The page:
Roam Research [Used premium] – I used Roam Research for a very limited time, and missed most of the “Roam cult” stuff. I will say that backlinks really changed the game when it comes to notetaking and I’m absolutely shocked that it took until, what, 2019? for a software developer to realize that a personal wiki approach to notetaking was very, very smart. But hey, we finally got there, and now everybody does it.
Obsidian – Speaking of backlinking (or I guess people just call it “zettelkasten” now), Obsidian I think is the best when it comes to this. Unfortunately at the time I used this it was local only, which was a major drawback for me — though it looks like now they’re adding cloud saves in. Time to check it out once more, perhaps?
Notion – Notion, Notion, Notion. Could it go down as the greatest productivity tool of all time? Honestly, it has a pretty good chance. At this point the only reason I’m not running literally everything out of the tool is simply out of fear of putting all my eggs in one basket, in the slim chance that Notion shuts down. And there have been some occasional hiccups and downtimes with the service where I have gotten a glimpse of what a future without Notion might be. It isn’t pretty. But if you are daring enough, you can probably ignore the entirety of this article and just make Notion your todo list, notetaker, bookmarker, and cloud storage all in one.
Workflowy – Workflowy is a very popular tool among select Hivemind elite, and honestly I kind of get it. It’s a todo list and notetaker in one, and it has a very simple and intuitive premise. Just a very long, very deep bulleted list.
Readwise [Used premium] – There was a time in my life where daily email reminders of stuff I highlighted would be a phenomenal sell, but unfortunately I figured out a solution to that problem long before I ever used Readwise. Using Readwise now, it does have some interesting features but the regular recall is still the best tool it has. If you don’t have a solution for it already, I highly suggest Readwise in that case.
Instapaper [Used premium] – Yes, Instapaper is cool, and if you’re using it with Readwise there’s a lot of nice integrations between the two. But now, MyMind does both. Once again, it’s a matter of personal preference.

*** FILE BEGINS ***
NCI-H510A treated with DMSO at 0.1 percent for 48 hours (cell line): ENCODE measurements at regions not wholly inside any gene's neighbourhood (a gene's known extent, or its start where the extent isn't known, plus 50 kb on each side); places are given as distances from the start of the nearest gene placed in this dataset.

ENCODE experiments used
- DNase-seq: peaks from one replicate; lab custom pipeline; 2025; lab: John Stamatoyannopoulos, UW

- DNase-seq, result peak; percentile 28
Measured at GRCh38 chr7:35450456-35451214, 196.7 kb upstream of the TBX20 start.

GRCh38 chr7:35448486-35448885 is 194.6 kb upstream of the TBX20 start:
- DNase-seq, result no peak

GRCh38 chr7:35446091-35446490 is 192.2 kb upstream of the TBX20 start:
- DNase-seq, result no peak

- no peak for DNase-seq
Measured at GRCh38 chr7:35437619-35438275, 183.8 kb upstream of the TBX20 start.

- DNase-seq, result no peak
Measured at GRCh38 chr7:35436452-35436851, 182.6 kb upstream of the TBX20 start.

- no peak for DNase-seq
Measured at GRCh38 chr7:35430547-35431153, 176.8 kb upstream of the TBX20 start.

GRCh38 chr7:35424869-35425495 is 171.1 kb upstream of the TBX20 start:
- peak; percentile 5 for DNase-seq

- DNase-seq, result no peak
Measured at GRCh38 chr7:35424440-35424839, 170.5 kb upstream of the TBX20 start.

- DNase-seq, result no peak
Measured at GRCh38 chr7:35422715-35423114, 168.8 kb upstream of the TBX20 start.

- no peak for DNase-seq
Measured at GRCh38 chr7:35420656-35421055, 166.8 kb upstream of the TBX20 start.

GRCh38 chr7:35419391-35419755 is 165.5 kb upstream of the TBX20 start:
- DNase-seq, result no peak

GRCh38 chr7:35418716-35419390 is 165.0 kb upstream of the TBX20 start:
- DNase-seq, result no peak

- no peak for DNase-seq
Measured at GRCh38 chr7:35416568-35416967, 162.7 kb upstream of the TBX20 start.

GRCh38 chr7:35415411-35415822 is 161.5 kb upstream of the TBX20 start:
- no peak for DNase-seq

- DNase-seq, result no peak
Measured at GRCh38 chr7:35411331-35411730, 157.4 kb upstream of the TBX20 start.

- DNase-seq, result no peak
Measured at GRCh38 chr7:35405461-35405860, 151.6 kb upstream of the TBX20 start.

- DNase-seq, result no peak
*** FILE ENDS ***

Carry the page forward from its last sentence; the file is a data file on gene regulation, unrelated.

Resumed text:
Google Drive [Used premium] – Google Drive is my cloud storage of choice, though “choice” is a bit of a misnomer here. OneDrive is pretty jank and doesn’t have the size requirements I need, and MEGA just straight up won’t accept my credit card. So I’m stuck with Google. Though it works out in the end, since most of my writing is still done in Google Docs (even though this too is beginning to be taken over by Notion…)
OneDrive – Like I mentioned, OneDrive isn’t really that great. Well, it’s good if you use windows pretty much exclusively — but if you use an Apple tablet and an Android phone (two devices that, take in mind, Microsoft doesn’t make anymore) then the quality of the engineering begins to deteriorate a bit. Other than that, it comes down to the fact that Google offers terabytes and OneDrive doesn’t.
MEGA – MEGA is, ironically, probably my preferred choice of storage. But there were some key blockers for me, beyond just the credit card issues (a thing which, according to many United States users, is a common issue). The transfer cap is a bit annoying and there are filetypes that cannot be read in comparison to GDrive, but overall its the cheapest price for the most storage, and they don’t spy on you unlike Google and Microsoft probably do.
Anyway, that wraps up my quick reviews on all the productivity tools I can think of so far. Like I said, these next few posts are going to be light on thinking and more on just general content. Still, hope you enjoyed!